What a difference a single word makes! A one-word error in the investment advisory contract between the $1 billion Highland Floating Rate Advantage Fund and Highland Capital Management of Dallas is causing a major headache for the niche registered investment advisor, which as of Sept. 30 managed a total of $18 billion in assets.
That seemingly minor but impactful error has prompted the fund's investment advisor to call a special meeting to ask shareholders of the interval fund to approve a corrective amendment to the contract. It is also seeking to allow the advisor to keep more than $944,000 it had improperly been earning since April 2004.
An interval fund is a closed-end fund that is continuously sold but only permits shareholders to redeem some of their shares at various intervals, typically quarterly tender offers. Floating-rate funds invest in adjustable-rate, non-investment-grade loans made by banks.
In early April 2004, Highland Capital struck a deal with Columbia Management Advisors, the asset management arm of Bank of America, under which Highland would purchase three floating-rate funds that Columbia had decided were no longer necessary to its investment management competency. The three funds had originated as Stein Roe & Farnham funds, but through successive mergers, came under the Liberty Funds banner and were eventually folded into the Columbia Funds group.
The ink on the acquisition deal dry, Highland signed on as the interim investment advisor to all three funds, effective April 15, 2004, and shareholders formally approved the appointment of Highland as the funds' permanent advisor on July 30, 2004.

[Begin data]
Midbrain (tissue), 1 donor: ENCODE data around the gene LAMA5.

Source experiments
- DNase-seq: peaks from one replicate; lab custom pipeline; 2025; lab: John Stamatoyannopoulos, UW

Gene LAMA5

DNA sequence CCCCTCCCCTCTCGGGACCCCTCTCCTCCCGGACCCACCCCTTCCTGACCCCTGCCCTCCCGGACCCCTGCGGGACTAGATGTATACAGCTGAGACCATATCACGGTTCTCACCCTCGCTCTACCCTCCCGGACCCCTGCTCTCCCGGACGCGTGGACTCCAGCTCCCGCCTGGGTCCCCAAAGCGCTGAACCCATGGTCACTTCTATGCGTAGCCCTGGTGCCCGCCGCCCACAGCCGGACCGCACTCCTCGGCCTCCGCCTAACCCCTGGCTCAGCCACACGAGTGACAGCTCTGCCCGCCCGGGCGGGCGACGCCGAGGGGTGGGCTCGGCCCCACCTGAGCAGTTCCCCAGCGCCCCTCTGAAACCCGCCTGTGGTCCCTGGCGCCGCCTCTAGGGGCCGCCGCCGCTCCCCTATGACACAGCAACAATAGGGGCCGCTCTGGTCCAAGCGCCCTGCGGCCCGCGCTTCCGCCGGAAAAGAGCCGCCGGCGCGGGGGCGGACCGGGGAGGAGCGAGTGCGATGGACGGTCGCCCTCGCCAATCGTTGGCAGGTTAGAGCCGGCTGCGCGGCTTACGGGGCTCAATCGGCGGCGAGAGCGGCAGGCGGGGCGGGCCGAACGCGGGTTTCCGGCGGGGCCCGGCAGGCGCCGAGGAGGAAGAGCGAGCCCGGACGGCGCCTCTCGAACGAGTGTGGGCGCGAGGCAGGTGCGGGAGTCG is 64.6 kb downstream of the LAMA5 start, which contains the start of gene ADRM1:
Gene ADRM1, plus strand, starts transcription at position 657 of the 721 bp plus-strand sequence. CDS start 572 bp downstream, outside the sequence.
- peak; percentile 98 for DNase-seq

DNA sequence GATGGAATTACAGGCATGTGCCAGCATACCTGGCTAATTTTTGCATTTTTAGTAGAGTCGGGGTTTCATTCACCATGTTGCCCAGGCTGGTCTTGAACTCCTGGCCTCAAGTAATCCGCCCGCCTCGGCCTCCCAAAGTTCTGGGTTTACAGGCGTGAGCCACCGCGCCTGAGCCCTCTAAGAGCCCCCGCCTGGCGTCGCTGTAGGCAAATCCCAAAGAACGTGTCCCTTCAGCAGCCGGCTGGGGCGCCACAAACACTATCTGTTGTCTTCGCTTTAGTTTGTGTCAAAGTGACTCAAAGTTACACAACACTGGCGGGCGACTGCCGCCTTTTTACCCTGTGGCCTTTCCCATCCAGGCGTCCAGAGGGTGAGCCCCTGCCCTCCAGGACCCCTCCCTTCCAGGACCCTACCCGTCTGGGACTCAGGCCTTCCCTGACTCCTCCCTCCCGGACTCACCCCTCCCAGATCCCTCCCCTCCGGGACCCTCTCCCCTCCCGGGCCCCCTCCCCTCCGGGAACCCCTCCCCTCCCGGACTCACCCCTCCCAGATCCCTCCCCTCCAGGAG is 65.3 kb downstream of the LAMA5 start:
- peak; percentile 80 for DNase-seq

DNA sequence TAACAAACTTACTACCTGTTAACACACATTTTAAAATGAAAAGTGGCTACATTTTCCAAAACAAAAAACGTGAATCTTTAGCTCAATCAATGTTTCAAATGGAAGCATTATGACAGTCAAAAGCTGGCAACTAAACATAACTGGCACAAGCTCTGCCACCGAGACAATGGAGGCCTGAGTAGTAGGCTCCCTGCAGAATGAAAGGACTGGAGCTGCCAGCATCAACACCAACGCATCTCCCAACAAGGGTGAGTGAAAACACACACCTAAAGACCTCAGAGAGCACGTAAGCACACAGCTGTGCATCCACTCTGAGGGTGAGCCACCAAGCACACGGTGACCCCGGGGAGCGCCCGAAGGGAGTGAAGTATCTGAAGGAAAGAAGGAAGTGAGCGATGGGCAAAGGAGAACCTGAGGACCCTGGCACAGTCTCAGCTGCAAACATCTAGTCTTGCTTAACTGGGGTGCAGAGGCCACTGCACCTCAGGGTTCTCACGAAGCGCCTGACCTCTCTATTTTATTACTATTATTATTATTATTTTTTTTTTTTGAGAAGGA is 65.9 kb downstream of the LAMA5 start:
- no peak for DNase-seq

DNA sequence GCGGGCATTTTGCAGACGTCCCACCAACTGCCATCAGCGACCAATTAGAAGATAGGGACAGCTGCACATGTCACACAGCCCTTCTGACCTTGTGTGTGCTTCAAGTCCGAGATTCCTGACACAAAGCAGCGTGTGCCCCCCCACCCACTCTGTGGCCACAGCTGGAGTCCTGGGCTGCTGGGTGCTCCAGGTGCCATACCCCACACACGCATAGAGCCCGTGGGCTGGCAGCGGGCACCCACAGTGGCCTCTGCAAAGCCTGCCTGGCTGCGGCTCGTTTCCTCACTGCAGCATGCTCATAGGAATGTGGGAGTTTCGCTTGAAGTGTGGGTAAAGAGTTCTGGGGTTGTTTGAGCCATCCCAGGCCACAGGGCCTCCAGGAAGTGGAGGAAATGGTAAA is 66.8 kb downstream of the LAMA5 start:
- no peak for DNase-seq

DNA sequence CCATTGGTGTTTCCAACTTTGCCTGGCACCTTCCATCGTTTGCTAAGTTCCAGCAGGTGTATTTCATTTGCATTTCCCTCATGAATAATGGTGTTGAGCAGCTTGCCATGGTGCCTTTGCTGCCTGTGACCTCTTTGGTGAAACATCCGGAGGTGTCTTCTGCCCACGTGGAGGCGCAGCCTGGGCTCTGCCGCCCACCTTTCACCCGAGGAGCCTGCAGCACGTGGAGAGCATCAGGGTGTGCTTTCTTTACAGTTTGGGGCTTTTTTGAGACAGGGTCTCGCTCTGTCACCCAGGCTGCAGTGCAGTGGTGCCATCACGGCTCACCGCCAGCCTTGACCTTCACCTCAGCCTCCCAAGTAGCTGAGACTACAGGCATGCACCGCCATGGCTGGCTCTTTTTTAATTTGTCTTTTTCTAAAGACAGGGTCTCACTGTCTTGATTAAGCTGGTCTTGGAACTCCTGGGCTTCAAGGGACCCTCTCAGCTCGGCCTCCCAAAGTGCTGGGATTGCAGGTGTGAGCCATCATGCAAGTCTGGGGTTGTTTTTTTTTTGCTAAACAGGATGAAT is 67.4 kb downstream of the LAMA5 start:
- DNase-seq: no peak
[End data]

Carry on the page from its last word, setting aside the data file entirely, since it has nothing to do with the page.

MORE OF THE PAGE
Net' vs. Managed'
However, through a technical error in both a June 2004 proxy statement to investors that described the new advisory arrangements and fee, as well as the actual management contract agreement between the fund and Highland, the agreement's wording called for the new advisor to annually earn 45 basis points of the fund's "average daily net assets" on the fund's first $1 billion. The actual wording should have noted that Highland would earn 45 basis points on the fund's "average daily managed assets."
That difference lies in the fact that the fund advisor, by design, is allowed to use leverage and borrow an amount equal to no more than one-third of the fund's total assets. Those borrowings then get added to the fund's net assets, and after subtracting all current liabilities and expenses of the fund, the advisor's management fee should be charged based on that larger asset base.
The ability to leverage existed when Columbia managed the fund's assets and did not change when Columbia handed off the fund to Highland.
In fact, according to fund industry experts, leverage can be a very common tool among some closed-end funds, especially floating-rate bank funds.
"Leverage is awesome," said Jeff Malliet, a principal with Nobel Asset Management in Chicago. Malliet is credited as being the father of the bank loan fund product. Leverage, when applied by a talented manager, allows the investor outsized opportunities to earn a greater return.